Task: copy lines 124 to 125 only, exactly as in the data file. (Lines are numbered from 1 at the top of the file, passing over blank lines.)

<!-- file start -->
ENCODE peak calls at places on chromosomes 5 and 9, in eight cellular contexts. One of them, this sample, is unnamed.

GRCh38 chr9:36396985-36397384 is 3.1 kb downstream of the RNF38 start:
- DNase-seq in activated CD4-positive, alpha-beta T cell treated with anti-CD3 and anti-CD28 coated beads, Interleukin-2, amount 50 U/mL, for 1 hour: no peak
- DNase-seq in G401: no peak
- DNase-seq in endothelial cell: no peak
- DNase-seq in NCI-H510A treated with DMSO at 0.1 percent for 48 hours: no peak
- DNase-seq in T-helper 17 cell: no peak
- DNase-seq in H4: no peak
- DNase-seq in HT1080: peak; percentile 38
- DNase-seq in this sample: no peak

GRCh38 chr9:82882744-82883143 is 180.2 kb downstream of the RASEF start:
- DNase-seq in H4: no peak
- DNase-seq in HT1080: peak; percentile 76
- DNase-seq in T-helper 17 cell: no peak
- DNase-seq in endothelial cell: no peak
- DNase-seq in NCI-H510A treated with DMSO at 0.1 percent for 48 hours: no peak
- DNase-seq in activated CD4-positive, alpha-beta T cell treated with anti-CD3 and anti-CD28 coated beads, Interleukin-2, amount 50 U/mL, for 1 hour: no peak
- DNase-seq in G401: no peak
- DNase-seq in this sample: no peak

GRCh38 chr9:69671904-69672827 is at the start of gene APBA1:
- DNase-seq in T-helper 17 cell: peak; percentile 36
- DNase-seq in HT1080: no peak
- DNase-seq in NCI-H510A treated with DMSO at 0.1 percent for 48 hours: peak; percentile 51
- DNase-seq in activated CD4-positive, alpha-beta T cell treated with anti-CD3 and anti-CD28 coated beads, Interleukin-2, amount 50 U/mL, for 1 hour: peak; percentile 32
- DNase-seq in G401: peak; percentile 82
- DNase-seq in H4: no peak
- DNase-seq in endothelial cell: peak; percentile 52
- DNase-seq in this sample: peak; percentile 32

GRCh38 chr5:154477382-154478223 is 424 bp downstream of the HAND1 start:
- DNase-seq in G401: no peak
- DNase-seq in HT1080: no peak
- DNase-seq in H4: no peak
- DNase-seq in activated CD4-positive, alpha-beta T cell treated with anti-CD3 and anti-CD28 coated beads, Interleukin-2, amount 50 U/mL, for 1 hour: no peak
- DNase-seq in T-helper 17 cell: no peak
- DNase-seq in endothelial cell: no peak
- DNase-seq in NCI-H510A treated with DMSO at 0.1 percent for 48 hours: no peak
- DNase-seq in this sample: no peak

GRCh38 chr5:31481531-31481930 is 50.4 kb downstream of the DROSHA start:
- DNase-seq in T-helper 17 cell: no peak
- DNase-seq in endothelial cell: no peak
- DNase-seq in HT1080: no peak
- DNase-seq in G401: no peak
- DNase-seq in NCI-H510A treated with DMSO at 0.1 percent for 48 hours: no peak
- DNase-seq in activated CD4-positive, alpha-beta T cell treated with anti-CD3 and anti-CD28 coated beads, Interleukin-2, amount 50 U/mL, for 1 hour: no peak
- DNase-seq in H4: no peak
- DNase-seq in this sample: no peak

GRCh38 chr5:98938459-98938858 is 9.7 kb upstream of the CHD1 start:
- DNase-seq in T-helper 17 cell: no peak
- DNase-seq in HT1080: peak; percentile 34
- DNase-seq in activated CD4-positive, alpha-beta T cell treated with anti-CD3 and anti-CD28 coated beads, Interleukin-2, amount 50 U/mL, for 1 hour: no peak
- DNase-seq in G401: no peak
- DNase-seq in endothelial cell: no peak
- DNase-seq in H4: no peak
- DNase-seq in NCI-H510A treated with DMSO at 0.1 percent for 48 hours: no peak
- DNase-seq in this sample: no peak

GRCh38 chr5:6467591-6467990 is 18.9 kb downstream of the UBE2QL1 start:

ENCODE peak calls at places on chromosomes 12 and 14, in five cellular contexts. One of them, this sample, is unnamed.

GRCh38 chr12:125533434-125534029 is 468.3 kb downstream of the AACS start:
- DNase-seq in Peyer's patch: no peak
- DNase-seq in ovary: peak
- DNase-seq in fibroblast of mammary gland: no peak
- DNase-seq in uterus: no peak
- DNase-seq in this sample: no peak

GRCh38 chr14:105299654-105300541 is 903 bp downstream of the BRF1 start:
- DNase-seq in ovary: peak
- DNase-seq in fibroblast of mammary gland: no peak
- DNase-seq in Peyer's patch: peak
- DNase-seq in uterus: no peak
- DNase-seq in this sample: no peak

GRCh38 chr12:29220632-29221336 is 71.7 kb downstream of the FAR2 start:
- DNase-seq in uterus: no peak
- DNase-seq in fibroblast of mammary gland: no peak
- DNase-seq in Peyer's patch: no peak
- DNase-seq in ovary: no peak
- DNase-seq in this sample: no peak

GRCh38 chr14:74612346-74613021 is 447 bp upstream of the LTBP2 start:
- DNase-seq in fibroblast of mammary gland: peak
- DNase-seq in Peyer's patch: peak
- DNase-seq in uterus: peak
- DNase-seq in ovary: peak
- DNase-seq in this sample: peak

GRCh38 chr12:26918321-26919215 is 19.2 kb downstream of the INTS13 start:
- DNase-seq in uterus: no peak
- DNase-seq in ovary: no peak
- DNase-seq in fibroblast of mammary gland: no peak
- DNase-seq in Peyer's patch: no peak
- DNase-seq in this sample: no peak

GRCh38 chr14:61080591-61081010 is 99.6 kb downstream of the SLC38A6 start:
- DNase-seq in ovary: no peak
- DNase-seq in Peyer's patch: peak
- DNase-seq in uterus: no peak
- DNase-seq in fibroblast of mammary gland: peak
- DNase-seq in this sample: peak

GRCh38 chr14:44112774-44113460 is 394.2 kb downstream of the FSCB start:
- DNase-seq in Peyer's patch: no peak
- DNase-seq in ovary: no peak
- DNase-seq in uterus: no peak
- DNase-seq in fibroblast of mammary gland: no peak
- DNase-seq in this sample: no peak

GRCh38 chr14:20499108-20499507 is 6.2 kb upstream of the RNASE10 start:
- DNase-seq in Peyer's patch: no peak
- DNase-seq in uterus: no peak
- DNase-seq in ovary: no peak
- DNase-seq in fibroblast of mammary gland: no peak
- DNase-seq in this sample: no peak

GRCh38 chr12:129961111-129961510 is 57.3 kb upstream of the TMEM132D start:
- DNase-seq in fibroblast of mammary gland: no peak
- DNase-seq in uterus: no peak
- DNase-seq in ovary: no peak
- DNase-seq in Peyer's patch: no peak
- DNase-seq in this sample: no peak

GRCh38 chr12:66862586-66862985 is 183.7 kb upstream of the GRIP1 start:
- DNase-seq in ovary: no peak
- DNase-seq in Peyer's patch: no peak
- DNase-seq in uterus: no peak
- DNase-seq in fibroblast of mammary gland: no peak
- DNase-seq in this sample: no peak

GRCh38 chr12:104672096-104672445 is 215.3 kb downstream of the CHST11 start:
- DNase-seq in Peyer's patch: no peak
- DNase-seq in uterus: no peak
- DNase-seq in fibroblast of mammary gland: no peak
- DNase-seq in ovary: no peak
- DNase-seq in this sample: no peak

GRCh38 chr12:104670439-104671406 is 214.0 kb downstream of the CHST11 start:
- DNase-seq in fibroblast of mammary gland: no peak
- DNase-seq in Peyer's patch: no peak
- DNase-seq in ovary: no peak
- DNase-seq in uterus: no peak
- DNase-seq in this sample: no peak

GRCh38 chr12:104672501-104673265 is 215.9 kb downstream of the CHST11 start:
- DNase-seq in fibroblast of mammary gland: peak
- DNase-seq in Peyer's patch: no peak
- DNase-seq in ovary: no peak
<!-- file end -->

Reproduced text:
GRCh38 chr12:104670439-104671406 is 214.0 kb downstream of the CHST11 start:
- DNase-seq in fibroblast of mammary gland: no peak